Now all that said, I was particularly pleased to see many moderate Republicans have success, such as Baker in Massachusetts, Rauner in IL, Hogan in Maryland, Gardner in CO, and so on. You go to these guys campaign sites and you don't see a focus on social issues or abortion or whatever.. (in some cases, like Baker in MA, he's outright pro choice).. instead the focus is on issues like unemployment, taxes, government corruption/spending and so forth- issues that the GOP usually does very well on and have particular appeal to independent voters that don't give a sh-t about social issues. What I'm hoping is that Republican voters take note of this and realize that a moderate GOP candidate is what will be a winner for 2016- drawing out a long, painful primary process where candidates are forced to move to the right does not help. Rather, a moderate GOP candidate is someone that is probably close to your median voter nation-wide and has a lot of natural appeal to an average American voter. I'm hoping the lesson sinks in. Otherwise, it's basically Clinton for sure in 2016.

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Now all that said, I was particularly pleased to see many moderate Republicans have success, such as Baker in Massachusetts, Rauner in IL, Hogan in Maryland, Gardner in CO, and so on. You go to these guys campaign sites and you don't see a focus on social issues or abortion or whatever.. (in some cases, like Baker in MA, he's outright pro choice).. instead the focus is on issues like unemployment, taxes, government corruption/spending and so forth- issues that the GOP usually does very well on and have particular appeal to independent voters that don't give a sh-t about social issues. What I'm hoping is that Republican voters take note of this and realize that a moderate GOP candidate is what will be a winner for 2016- drawing out a long, painful primary process where candidates are forced to move to the right does not help. Rather, a moderate GOP candidate is someone that is probably close to your median voter nation-wide and has a lot of natural appeal to an average American voter. I'm hoping the lesson sinks in. Otherwise, it's basically Clinton for sure in 2016.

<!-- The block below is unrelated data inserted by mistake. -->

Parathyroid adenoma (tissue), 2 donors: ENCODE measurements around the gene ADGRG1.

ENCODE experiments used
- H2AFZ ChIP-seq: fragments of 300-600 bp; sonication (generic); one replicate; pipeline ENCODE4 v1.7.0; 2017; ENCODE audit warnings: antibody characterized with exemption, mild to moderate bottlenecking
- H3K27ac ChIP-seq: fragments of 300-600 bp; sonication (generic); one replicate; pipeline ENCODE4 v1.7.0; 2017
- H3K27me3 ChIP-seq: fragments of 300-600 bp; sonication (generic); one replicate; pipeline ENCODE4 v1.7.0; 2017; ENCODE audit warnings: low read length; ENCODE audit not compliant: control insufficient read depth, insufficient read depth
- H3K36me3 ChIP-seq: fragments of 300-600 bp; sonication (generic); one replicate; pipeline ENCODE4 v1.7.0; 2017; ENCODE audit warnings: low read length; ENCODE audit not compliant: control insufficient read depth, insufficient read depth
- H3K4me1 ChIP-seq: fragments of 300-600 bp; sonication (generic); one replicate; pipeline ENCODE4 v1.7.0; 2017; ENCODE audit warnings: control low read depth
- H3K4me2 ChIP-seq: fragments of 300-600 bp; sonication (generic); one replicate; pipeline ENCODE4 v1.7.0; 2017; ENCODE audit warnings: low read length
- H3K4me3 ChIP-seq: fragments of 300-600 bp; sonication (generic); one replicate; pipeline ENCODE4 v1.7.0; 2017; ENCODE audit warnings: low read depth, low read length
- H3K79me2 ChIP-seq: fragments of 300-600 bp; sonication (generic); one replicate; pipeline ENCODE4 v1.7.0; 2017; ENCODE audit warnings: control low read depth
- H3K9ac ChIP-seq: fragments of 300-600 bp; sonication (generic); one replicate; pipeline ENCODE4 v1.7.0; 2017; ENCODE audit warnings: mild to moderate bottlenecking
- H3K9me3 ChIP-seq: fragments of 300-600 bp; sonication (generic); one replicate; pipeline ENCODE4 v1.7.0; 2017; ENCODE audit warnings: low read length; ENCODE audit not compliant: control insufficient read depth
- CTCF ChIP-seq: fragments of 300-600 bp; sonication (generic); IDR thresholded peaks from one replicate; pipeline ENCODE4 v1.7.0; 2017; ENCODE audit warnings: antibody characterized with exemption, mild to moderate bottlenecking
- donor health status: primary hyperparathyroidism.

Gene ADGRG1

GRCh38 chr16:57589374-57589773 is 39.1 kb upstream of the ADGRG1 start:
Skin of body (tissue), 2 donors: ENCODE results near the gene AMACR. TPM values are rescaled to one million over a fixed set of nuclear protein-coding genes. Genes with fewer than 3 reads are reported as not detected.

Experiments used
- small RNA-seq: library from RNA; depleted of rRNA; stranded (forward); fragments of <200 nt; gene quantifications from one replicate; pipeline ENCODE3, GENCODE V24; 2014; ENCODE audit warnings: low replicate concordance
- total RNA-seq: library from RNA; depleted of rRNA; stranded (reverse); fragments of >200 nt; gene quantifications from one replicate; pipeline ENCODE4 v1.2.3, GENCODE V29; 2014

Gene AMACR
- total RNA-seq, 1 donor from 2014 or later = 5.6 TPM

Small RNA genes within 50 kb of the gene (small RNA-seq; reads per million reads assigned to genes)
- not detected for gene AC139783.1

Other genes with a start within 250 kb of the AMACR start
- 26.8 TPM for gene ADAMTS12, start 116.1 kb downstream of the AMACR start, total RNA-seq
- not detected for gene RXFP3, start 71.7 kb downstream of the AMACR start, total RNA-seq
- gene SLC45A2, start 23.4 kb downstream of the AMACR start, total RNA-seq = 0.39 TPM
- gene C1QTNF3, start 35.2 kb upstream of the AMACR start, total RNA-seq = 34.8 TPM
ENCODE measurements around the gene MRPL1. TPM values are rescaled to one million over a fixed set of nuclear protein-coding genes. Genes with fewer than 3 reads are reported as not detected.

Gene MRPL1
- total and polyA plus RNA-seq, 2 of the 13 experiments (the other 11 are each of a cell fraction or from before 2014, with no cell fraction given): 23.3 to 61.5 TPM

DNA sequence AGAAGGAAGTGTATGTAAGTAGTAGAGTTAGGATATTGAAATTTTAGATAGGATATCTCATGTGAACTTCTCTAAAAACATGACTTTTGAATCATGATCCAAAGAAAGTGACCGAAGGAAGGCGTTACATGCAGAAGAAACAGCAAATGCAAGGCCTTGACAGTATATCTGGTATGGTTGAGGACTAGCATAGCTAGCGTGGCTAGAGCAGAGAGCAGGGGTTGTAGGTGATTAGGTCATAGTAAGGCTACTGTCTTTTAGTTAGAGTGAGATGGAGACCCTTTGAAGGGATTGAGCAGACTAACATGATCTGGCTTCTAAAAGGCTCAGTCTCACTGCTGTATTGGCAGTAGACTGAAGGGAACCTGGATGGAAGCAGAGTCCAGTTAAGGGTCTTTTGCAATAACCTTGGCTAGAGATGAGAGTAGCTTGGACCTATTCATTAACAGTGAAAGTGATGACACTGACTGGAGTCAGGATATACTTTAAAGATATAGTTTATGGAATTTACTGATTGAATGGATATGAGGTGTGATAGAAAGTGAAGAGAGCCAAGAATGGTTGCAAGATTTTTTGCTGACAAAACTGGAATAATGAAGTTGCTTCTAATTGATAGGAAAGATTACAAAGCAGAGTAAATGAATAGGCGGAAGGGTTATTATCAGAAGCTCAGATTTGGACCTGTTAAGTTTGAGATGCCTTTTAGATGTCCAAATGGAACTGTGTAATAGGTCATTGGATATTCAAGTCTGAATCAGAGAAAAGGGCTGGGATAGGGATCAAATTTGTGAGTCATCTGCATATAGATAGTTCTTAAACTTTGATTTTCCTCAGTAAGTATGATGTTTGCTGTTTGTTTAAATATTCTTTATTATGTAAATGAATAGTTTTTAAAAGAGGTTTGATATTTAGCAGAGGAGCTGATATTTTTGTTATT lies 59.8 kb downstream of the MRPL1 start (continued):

This is where it's going to be decided for the next long while. Were I an American, I'd actually join the Republican party and advocate for its moderate element, such as it is. It will be an uphill battle, mind you. The hard core conservatives are pretty entrenched.

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Republicans getting back this power was inevitable. Obama went to all these small towns when things were peachy and then he stopped. What did you think was gonna happen?

 

Obama tried the trick of saying how bad a condition things were in at the beginning of his term. That way he keeps getting approval from having a good attitude. But in a way things are worse off now. In retrospect I think he made a big deal about medicare at the beginning. Isis and Russia are a much bigger deal today. He was overly optimistic, not thinking something like China becoming #1 could happen. But you know what? Now I'm starting to think he was expecting it.

 

When all's said and done, a low approval rating at the end of a president's term is completely normal.